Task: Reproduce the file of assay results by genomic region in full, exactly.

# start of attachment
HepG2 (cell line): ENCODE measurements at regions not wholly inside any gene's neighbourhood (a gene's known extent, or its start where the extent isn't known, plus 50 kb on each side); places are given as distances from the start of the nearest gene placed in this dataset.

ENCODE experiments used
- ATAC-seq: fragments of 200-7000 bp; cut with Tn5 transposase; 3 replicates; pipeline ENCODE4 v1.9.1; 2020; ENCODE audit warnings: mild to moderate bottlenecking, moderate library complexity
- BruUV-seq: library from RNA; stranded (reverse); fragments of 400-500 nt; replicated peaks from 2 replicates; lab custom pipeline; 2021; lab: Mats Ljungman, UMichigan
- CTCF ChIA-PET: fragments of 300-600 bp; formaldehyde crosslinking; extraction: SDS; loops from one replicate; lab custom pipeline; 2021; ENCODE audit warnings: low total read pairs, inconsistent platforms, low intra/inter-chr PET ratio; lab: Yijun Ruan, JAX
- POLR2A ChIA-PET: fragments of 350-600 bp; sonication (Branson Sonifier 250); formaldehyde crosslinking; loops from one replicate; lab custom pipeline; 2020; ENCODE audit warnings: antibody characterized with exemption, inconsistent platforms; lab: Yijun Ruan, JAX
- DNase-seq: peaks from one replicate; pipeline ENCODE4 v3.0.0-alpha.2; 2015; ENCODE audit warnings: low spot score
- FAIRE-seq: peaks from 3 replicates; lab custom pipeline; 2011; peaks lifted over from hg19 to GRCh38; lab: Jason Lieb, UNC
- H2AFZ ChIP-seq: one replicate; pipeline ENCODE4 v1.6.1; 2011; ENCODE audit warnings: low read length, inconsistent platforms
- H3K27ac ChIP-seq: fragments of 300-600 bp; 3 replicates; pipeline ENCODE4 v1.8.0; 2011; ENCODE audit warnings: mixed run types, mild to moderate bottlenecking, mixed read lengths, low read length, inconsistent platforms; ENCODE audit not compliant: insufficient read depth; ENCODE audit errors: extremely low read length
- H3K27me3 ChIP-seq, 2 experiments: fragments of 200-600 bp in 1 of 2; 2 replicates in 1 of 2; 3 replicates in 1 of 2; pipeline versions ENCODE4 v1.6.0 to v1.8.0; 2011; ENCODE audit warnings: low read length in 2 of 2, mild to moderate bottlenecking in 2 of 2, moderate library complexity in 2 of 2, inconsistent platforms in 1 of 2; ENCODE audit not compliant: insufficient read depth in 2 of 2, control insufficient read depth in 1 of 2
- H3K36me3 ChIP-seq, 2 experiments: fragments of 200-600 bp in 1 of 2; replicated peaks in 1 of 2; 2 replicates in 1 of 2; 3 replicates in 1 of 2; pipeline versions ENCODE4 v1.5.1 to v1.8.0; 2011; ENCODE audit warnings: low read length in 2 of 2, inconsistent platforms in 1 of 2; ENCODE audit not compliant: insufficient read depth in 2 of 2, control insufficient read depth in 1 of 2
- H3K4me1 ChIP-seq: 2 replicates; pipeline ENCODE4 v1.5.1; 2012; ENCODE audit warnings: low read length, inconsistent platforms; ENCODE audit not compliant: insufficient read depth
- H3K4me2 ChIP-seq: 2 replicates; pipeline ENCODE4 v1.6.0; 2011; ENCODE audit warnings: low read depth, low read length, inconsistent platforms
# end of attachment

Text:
HepG2 (cell line): ENCODE measurements at regions not wholly inside any gene's neighbourhood (a gene's known extent, or its start where the extent isn't known, plus 50 kb on each side); places are given as distances from the start of the nearest gene placed in this dataset.

ENCODE experiments used
- ATAC-seq: fragments of 200-7000 bp; cut with Tn5 transposase; 3 replicates; pipeline ENCODE4 v1.9.1; 2020; ENCODE audit warnings: mild to moderate bottlenecking, moderate library complexity
- BruUV-seq: library from RNA; stranded (reverse); fragments of 400-500 nt; replicated peaks from 2 replicates; lab custom pipeline; 2021; lab: Mats Ljungman, UMichigan
- CTCF ChIA-PET: fragments of 300-600 bp; formaldehyde crosslinking; extraction: SDS; loops from one replicate; lab custom pipeline; 2021; ENCODE audit warnings: low total read pairs, inconsistent platforms, low intra/inter-chr PET ratio; lab: Yijun Ruan, JAX
- POLR2A ChIA-PET: fragments of 350-600 bp; sonication (Branson Sonifier 250); formaldehyde crosslinking; loops from one replicate; lab custom pipeline; 2020; ENCODE audit warnings: antibody characterized with exemption, inconsistent platforms; lab: Yijun Ruan, JAX
- DNase-seq: peaks from one replicate; pipeline ENCODE4 v3.0.0-alpha.2; 2015; ENCODE audit warnings: low spot score
- FAIRE-seq: peaks from 3 replicates; lab custom pipeline; 2011; peaks lifted over from hg19 to GRCh38; lab: Jason Lieb, UNC
- H2AFZ ChIP-seq: one replicate; pipeline ENCODE4 v1.6.1; 2011; ENCODE audit warnings: low read length, inconsistent platforms
- H3K27ac ChIP-seq: fragments of 300-600 bp; 3 replicates; pipeline ENCODE4 v1.8.0; 2011; ENCODE audit warnings: mixed run types, mild to moderate bottlenecking, mixed read lengths, low read length, inconsistent platforms; ENCODE audit not compliant: insufficient read depth; ENCODE audit errors: extremely low read length
- H3K27me3 ChIP-seq, 2 experiments: fragments of 200-600 bp in 1 of 2; 2 replicates in 1 of 2; 3 replicates in 1 of 2; pipeline versions ENCODE4 v1.6.0 to v1.8.0; 2011; ENCODE audit warnings: low read length in 2 of 2, mild to moderate bottlenecking in 2 of 2, moderate library complexity in 2 of 2, inconsistent platforms in 1 of 2; ENCODE audit not compliant: insufficient read depth in 2 of 2, control insufficient read depth in 1 of 2
- H3K36me3 ChIP-seq, 2 experiments: fragments of 200-600 bp in 1 of 2; replicated peaks in 1 of 2; 2 replicates in 1 of 2; 3 replicates in 1 of 2; pipeline versions ENCODE4 v1.5.1 to v1.8.0; 2011; ENCODE audit warnings: low read length in 2 of 2, inconsistent platforms in 1 of 2; ENCODE audit not compliant: insufficient read depth in 2 of 2, control insufficient read depth in 1 of 2
- H3K4me1 ChIP-seq: 2 replicates; pipeline ENCODE4 v1.5.1; 2012; ENCODE audit warnings: low read length, inconsistent platforms; ENCODE audit not compliant: insufficient read depth
- H3K4me2 ChIP-seq: 2 replicates; pipeline ENCODE4 v1.6.0; 2011; ENCODE audit warnings: low read depth, low read length, inconsistent platforms